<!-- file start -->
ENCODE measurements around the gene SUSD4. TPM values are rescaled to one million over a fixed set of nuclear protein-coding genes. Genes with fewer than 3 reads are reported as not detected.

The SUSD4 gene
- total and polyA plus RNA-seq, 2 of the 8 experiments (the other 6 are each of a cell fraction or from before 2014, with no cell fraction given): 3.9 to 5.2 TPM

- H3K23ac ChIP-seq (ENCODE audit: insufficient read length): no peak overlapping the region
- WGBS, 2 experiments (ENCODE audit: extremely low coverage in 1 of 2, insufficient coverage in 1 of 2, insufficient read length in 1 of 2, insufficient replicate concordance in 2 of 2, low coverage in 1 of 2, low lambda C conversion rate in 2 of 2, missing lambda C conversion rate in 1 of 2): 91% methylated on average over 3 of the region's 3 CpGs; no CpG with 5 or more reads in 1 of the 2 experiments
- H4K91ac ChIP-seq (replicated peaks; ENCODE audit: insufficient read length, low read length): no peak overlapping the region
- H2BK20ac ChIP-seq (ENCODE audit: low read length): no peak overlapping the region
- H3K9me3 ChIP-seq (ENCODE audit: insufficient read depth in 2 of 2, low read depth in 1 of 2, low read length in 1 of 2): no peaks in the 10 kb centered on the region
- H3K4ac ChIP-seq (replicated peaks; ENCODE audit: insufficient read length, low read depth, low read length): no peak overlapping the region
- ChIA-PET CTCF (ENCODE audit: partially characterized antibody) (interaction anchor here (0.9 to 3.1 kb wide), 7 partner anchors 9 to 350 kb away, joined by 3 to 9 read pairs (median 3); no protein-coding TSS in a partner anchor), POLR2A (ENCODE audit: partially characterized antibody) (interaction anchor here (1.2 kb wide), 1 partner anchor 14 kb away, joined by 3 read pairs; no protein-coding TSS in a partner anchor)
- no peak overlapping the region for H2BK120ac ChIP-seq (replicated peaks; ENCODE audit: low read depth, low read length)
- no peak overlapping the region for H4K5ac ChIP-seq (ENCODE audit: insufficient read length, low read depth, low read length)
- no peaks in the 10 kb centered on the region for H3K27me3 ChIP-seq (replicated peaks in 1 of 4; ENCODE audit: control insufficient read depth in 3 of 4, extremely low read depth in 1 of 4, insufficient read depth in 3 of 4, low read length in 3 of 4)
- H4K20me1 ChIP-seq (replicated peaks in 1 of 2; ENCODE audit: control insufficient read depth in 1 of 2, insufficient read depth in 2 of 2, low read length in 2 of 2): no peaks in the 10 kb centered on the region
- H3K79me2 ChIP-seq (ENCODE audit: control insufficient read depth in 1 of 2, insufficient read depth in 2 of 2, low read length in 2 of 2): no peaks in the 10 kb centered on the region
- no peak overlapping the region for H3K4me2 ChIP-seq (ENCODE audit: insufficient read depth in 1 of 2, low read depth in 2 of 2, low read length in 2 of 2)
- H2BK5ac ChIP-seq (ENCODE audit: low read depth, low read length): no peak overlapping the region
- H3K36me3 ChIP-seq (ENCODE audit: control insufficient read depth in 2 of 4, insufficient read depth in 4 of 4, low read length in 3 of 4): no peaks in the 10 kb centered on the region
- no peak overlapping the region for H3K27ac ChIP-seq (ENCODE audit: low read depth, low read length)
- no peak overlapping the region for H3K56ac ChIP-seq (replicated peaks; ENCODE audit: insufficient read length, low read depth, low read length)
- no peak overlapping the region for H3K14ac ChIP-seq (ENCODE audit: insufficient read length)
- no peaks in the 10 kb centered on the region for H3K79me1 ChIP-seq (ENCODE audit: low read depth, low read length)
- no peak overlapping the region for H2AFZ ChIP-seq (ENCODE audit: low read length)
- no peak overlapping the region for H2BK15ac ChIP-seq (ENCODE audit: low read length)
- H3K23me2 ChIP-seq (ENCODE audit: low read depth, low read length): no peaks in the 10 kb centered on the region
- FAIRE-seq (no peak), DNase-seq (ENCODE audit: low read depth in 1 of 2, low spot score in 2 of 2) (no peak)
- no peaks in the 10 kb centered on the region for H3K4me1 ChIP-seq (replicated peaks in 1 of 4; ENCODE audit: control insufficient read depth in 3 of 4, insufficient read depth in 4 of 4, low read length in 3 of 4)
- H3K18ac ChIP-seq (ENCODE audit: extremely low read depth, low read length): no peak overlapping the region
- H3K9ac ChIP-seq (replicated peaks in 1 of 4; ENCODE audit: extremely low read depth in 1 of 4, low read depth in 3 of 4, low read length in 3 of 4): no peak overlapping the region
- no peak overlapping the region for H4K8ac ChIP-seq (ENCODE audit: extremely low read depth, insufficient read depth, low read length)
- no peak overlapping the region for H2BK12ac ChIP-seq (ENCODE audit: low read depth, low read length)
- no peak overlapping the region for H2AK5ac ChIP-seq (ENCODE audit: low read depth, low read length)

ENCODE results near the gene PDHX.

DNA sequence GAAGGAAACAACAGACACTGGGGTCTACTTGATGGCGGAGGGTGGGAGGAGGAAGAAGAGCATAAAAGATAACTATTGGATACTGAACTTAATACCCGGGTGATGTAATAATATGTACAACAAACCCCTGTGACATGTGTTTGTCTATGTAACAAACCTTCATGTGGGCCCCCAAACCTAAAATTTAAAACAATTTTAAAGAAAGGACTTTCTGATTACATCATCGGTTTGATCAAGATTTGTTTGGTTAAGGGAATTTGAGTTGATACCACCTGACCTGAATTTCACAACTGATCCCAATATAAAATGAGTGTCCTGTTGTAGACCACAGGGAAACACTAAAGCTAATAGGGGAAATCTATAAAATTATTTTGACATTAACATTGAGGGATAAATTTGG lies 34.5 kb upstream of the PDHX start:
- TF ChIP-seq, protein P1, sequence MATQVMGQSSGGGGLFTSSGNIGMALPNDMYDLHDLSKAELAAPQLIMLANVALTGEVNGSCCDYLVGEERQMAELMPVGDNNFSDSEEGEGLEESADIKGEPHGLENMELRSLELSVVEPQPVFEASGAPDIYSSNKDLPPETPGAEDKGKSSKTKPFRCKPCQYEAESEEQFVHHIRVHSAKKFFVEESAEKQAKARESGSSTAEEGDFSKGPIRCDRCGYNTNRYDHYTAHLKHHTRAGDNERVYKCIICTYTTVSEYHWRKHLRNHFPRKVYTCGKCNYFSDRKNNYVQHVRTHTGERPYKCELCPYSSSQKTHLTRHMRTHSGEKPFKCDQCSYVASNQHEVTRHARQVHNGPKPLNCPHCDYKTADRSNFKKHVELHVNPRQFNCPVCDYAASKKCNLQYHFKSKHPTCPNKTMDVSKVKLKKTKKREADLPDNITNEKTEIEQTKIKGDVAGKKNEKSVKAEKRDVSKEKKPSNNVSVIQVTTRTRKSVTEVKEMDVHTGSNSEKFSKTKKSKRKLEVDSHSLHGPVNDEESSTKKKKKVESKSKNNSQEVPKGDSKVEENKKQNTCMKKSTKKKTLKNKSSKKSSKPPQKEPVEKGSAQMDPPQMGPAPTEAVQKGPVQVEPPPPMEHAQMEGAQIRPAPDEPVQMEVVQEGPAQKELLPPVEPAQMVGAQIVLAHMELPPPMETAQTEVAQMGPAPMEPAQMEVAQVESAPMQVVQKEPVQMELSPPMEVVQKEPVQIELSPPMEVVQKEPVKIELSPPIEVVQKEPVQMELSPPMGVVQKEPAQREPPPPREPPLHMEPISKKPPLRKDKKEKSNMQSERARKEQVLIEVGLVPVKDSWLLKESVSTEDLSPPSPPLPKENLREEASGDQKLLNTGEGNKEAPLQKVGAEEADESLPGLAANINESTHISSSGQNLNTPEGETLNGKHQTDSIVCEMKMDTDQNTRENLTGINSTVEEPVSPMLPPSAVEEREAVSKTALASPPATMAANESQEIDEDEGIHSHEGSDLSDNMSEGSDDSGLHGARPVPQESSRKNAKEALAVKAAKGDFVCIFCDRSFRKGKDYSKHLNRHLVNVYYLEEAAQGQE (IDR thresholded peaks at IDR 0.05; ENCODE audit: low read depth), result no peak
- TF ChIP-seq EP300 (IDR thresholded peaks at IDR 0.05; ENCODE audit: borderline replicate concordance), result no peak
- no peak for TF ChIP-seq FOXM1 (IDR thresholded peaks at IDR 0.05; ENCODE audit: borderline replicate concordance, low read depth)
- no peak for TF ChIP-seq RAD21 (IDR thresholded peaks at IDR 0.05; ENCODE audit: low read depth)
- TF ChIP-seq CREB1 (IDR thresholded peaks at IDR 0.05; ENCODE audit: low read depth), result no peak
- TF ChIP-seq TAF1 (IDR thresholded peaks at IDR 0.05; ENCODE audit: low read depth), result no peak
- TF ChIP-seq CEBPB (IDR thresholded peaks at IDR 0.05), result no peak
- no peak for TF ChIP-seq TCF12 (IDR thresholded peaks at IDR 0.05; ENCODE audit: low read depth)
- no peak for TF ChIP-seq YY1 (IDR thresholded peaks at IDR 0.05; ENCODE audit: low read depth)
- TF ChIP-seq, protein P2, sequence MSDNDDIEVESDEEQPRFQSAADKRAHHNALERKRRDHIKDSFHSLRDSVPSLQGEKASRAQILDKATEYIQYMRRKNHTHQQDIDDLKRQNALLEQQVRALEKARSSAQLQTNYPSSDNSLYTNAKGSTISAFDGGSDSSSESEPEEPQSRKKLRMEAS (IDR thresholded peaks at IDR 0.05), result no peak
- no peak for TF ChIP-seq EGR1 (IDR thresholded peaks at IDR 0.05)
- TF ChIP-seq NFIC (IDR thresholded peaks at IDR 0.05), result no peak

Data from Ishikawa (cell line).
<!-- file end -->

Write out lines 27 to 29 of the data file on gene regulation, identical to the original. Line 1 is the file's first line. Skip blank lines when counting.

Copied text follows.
- no peaks in the 10 kb centered on the region for H3K4me1 ChIP-seq (replicated peaks in 1 of 4; ENCODE audit: control insufficient read depth in 3 of 4, insufficient read depth in 4 of 4, low read length in 3 of 4)
- H3K18ac ChIP-seq (ENCODE audit: extremely low read depth, low read length): no peak overlapping the region
- H3K9ac ChIP-seq (replicated peaks in 1 of 4; ENCODE audit: extremely low read depth in 1 of 4, low read depth in 3 of 4, low read length in 3 of 4): no peak overlapping the region